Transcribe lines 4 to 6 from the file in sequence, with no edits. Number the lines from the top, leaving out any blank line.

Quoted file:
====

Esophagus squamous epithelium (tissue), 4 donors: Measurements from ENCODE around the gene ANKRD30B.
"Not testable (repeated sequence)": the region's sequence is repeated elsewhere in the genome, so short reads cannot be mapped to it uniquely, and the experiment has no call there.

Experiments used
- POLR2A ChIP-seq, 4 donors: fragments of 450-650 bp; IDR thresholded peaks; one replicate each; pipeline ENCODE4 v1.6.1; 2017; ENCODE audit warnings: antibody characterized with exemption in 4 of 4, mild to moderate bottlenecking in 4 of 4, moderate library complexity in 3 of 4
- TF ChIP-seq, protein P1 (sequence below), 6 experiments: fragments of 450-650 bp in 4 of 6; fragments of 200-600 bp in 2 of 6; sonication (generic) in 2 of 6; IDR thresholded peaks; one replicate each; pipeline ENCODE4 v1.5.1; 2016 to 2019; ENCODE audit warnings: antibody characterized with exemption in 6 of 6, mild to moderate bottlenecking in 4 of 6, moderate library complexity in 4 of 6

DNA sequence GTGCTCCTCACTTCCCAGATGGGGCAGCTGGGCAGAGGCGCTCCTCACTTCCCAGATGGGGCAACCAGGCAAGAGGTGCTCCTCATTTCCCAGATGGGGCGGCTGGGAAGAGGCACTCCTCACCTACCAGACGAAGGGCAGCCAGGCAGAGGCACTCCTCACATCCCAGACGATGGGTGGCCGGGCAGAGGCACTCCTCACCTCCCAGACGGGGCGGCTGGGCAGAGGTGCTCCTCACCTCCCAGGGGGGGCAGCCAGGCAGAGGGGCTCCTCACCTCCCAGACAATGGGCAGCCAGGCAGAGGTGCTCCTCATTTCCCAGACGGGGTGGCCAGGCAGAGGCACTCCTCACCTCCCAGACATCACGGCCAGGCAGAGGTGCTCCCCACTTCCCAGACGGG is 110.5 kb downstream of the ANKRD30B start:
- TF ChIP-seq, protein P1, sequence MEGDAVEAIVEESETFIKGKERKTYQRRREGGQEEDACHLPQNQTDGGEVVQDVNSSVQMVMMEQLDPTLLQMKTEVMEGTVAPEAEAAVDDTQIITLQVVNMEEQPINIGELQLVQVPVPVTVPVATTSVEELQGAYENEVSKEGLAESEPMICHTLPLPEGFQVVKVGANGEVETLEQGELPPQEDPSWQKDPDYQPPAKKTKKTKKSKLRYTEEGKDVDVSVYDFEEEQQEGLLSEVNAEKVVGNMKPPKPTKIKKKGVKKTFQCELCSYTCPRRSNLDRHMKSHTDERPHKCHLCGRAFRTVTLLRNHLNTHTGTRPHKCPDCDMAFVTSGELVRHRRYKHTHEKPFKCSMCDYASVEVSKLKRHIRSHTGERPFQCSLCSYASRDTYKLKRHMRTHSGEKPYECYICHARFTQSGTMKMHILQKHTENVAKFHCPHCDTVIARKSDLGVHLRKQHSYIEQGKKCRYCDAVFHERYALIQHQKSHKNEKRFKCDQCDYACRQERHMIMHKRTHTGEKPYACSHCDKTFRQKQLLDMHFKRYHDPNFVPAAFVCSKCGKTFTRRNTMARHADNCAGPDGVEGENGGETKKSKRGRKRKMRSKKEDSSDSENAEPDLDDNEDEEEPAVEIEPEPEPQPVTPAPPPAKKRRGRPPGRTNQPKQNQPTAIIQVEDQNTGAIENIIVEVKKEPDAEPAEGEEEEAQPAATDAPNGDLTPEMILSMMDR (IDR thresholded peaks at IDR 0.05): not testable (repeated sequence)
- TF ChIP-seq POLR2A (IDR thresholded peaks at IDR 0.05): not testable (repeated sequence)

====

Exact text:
- POLR2A ChIP-seq, 4 donors: fragments of 450-650 bp; IDR thresholded peaks; one replicate each; pipeline ENCODE4 v1.6.1; 2017; ENCODE audit warnings: antibody characterized with exemption in 4 of 4, mild to moderate bottlenecking in 4 of 4, moderate library complexity in 3 of 4
- TF ChIP-seq, protein P1 (sequence below), 6 experiments: fragments of 450-650 bp in 4 of 6; fragments of 200-600 bp in 2 of 6; sonication (generic) in 2 of 6; IDR thresholded peaks; one replicate each; pipeline ENCODE4 v1.5.1; 2016 to 2019; ENCODE audit warnings: antibody characterized with exemption in 6 of 6, mild to moderate bottlenecking in 4 of 6, moderate library complexity in 4 of 6

DNA sequence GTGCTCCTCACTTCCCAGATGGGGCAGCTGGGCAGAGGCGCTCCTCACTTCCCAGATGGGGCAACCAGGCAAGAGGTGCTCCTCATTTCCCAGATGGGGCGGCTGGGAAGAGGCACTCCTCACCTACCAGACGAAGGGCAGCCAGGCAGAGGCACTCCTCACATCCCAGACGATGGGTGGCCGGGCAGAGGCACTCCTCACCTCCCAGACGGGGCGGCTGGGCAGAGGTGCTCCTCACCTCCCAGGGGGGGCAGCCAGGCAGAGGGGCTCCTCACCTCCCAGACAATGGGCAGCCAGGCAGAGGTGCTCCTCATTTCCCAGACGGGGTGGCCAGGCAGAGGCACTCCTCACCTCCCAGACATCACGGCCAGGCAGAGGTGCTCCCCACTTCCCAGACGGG is 110.5 kb downstream of the ANKRD30B start: